Service: Even in a country justly renowned for the friendliness and generosity of its people, Mr. Ćurin stands out in my mind. As well as driving halfway across the island to pick the four of us up, Mr. Ćurin also drove us to the harbor in time for our 7am ferry. He and his niece repeatedly checked with all of us to ensure we had everything that we needed and provided us with maps. Although I had no cause to make use of it, guests receive free parking in the pension’s lot.
I hope to return to Hvar and to stay here again. I found it the best value for money of anywhere I stayed in Dalmatia. Pension Ćurin’s location and somewhat Spartan rooms may not appeal to you if you are seeking a central location and more luxurious accommodation.
Further information: http://www.hvar.hr/teo%2Dcurin
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By the Middle Ages, Croatians formed the town’s demographic core, and while Venice assumed political control, it exerted far less cultural influence than in mainland Dalmatia. Together with the island’s position on shipping routes throughout the Adriatic and the booming of its wine trade in the sixteenth century, this allowed Stari Grad (along with Hvar Town) to become one of the greatest centers of the Croatian Renaissance, to which period its most attractive buildings date. Fittingly, they’re within sight of some haphazardly marked Roman ruins, giving a physical presence to the movement’s intellectual antecedents.
The Tvrdalj, the town’s most famous and evocative building, makes up the heart of the old Renaissance town that’s still evident on the south side of the harbor. It seems somehow fitting that it was undergoing restoration when I visited as it took sixty years to build. Petar Hektorović (1487-1572), a local nobleman and one of the greatest poets of the Croatian Renaissance, ordered its construction in 1514 to serve as both his summer house and a refuge for the local population should the town be attacked. Mindful of the area’s history of peasant uprisings and of a more egalitarian sensibility than most of his contemporaries, Hektorović intended the Tvrdalj to be rustic and unadorned. Its extensive gardens featured a mullet-pond, intended to provide food should the populace be besieged.
Venetian commanders assisted with the construction, as this freed them of the responsibility to actually defend the town from marauders, the Tvrdalj was still unfinished in 1571, when Uluz Ali raided Stari Grad and razed Hvar Town to the ground. After Hektorović’s death his descendants his now largely symbolic project, although its rather more ornate modern appearance owes to renovations by the Nisiteo family who purchased it from his heirs in 1834. The nearby Bianchini Palace and Dominican Cloister (belatedly crowned with a turret after Ali’s attack) are the only other remnants of Stari Grad’s Golden Age.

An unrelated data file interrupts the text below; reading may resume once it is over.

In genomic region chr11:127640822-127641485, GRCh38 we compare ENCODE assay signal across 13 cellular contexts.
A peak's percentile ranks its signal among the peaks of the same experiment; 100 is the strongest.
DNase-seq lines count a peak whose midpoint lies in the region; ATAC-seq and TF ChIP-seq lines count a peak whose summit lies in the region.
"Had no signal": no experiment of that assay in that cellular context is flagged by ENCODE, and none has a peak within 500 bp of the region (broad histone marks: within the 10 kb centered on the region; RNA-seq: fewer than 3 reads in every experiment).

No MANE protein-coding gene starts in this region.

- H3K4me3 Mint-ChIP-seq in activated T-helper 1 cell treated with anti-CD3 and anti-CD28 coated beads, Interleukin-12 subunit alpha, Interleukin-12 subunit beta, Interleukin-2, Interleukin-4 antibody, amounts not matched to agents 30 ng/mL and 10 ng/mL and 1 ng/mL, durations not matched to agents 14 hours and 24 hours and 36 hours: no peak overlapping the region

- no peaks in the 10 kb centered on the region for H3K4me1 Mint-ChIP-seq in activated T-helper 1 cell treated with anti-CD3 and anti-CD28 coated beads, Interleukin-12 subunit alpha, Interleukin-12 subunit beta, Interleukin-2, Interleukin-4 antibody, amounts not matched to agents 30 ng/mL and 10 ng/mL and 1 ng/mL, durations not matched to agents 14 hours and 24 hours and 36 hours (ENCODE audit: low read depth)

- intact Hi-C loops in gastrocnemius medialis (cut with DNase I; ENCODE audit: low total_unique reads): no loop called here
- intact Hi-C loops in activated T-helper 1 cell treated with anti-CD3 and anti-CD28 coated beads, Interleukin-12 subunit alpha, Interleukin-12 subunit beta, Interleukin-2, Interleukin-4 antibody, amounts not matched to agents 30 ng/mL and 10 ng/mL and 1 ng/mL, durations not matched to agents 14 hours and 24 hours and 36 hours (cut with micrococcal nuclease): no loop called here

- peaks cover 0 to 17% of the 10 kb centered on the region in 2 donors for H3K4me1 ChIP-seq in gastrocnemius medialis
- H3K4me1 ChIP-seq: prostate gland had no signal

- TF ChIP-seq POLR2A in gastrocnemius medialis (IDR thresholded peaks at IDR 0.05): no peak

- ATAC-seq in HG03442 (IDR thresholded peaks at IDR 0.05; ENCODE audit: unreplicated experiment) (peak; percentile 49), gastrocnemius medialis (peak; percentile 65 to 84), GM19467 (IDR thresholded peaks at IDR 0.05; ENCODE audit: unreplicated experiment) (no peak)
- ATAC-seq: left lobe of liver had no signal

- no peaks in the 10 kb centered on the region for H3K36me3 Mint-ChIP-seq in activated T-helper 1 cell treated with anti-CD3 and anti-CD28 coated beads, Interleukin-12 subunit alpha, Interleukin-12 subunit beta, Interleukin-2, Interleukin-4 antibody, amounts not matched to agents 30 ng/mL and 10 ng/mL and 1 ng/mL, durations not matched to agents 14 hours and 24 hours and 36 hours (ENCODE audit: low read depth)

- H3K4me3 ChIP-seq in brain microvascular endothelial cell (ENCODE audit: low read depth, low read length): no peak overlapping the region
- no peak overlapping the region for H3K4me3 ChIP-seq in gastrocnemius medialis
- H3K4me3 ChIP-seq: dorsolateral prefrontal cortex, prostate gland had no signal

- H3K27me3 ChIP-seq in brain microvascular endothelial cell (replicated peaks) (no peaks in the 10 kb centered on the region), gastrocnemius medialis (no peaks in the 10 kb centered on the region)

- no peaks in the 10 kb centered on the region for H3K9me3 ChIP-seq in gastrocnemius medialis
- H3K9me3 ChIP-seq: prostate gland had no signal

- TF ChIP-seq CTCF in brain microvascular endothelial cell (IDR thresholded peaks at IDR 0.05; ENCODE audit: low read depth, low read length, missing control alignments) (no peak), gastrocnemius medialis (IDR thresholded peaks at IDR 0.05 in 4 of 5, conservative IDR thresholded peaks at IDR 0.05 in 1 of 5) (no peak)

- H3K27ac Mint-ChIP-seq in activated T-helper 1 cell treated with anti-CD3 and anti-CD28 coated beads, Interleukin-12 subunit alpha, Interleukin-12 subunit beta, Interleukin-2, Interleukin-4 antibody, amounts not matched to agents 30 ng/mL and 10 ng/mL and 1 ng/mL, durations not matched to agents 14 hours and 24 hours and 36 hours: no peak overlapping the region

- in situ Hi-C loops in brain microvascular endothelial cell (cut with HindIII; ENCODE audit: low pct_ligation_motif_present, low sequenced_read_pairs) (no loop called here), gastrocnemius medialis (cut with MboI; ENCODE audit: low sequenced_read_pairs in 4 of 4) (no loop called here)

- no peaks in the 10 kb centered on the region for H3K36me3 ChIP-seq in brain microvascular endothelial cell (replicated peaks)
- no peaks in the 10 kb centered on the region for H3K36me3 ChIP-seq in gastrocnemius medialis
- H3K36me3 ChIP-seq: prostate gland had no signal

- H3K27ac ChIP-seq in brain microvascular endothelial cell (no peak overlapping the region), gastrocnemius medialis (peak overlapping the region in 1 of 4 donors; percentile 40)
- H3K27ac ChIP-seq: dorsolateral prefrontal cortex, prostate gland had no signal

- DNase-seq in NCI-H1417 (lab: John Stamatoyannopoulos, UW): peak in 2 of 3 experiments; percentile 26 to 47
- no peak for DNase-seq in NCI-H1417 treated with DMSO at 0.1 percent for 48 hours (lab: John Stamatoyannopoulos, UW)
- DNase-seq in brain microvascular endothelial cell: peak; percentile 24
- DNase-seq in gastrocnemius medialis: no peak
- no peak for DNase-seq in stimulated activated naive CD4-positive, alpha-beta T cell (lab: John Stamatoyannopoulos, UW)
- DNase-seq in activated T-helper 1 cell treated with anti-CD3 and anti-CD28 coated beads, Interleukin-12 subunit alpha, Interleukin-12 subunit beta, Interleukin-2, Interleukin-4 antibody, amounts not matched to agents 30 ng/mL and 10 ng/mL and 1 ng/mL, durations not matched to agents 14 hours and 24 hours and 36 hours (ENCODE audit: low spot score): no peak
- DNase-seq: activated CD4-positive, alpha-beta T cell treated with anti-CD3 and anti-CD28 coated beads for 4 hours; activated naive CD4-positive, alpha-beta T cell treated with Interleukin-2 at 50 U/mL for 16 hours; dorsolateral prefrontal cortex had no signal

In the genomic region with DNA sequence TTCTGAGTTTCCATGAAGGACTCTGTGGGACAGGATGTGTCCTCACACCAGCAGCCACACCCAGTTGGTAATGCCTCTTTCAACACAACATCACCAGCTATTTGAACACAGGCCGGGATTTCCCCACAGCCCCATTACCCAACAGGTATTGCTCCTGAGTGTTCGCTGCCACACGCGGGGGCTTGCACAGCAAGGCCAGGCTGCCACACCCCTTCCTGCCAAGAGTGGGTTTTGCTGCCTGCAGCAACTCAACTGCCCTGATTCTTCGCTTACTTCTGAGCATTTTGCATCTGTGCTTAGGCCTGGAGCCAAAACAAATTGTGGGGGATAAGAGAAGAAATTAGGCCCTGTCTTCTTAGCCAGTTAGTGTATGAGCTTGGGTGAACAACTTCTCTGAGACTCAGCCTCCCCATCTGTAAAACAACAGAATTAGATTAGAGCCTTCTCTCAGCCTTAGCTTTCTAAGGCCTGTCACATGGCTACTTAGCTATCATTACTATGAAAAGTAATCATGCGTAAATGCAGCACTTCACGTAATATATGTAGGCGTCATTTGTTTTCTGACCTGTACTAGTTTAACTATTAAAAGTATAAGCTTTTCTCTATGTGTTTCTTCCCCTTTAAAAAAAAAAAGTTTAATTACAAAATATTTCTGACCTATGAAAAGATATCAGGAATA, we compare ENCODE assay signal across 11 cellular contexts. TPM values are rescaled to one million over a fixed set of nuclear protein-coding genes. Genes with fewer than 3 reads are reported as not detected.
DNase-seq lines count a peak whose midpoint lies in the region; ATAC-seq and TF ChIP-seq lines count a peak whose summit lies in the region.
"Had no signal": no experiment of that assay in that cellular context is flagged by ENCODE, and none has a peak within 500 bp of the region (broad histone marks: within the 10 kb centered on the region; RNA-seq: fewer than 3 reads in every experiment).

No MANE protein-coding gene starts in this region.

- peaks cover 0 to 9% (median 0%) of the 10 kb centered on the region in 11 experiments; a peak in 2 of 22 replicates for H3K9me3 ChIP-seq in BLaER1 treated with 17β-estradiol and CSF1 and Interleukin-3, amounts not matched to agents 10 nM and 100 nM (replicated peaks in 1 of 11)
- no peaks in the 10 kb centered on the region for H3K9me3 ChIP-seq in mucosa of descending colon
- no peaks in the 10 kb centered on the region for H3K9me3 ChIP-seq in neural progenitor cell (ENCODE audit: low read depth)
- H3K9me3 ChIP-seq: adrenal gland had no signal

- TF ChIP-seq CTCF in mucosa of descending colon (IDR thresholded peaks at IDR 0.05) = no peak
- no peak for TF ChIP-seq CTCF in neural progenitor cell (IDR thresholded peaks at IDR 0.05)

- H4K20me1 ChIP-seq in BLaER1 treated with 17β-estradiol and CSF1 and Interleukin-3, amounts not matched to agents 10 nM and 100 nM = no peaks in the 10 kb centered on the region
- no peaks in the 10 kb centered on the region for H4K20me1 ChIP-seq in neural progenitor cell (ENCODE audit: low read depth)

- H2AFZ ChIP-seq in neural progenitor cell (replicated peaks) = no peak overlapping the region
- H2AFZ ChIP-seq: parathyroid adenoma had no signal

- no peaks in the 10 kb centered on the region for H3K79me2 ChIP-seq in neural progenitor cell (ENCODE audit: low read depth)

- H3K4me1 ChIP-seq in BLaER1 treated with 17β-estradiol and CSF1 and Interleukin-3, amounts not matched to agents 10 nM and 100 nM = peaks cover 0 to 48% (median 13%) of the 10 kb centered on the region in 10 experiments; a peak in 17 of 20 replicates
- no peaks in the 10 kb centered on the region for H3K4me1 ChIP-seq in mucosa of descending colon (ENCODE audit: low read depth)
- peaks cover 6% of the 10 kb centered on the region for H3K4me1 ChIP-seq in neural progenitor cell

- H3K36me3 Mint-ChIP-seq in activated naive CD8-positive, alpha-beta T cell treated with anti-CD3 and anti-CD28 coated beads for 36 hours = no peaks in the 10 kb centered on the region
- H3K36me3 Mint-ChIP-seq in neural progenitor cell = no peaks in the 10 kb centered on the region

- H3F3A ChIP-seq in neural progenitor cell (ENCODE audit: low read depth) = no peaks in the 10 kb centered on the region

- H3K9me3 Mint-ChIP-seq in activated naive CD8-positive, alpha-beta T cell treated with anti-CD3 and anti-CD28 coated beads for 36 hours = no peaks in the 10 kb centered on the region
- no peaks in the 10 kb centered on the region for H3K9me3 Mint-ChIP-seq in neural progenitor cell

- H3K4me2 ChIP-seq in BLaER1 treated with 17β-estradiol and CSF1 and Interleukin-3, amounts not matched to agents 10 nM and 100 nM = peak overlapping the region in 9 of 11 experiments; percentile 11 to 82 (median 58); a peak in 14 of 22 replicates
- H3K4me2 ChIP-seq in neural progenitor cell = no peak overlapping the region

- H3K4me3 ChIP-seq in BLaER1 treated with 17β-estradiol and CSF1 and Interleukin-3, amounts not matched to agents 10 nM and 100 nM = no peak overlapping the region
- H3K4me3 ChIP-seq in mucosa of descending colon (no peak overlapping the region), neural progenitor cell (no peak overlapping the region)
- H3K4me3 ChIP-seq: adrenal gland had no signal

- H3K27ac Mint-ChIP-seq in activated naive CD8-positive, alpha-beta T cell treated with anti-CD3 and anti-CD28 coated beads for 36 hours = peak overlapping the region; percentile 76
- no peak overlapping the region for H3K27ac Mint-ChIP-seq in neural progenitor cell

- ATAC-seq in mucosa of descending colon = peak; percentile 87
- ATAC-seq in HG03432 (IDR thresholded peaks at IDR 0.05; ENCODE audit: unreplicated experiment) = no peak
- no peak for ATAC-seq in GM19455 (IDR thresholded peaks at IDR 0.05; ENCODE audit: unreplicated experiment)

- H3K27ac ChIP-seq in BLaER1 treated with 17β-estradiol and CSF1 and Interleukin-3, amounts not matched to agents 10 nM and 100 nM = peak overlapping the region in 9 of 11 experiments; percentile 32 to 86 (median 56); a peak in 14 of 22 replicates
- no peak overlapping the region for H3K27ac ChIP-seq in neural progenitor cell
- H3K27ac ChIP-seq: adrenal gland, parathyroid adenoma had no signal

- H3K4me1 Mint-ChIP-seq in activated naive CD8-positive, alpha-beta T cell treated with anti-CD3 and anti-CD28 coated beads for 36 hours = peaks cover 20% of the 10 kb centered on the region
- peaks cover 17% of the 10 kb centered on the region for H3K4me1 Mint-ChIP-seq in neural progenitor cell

Modern Stari Grad is a quiet, slightly run-down resort. Even in the off-season the contrast with Hvar Town is readily apparent. Walking its streets gives one the feeling not so much that they have been preserved (as Hvar Town’s have) but rather that they simply haven’t changed much. Monuments from the Venetian, Hapsburg, and Yugoslav periods silently and subtly coexist. As the town’s lone visitor on a March afternoon, it occurred to me that this may be a more accurate and powerful record than one can find in even the world’s greatest museums.
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The Citadel overlooking Hvar Town is the best place to begin any exploration for two reasons. First, it affords an unparalleled view of the town, its harbor, and the surrounding countryside. Second, the zigzagging path uphill to the Citadel is completely exposed to the sun, making it somewhat challenging even on a winter morning. This difficulty is compounded by the fact that you must climb Matije Ivanića (officially called a street but really a long and steep staircase) just to get there. Nevertheless, once you see the town and harbor appear before you you’re certain to feel justly rewarded and indeed encouraged to continue your ascent.
Sometimes misleadingly referred to as the Spanjol Fortress, the Citadel was actually constructed by the Venetians in the 1550s but was of little use to them in 1571 when Uluz Ali destroyed the town. Somewhat strengthened, it was a more effective deterrent thereafter, although both Napoleon and the Hapsburg emperors were each able to take control in the early nineteenth century. Both further fortified the site, which today contains a small museum and a weather station, but unlike Ali spared the town. Although the fortress itself is closed in winter, the hilltop views over the harbor and inland provide an unmatched sense of the town’s beautiful surroundings.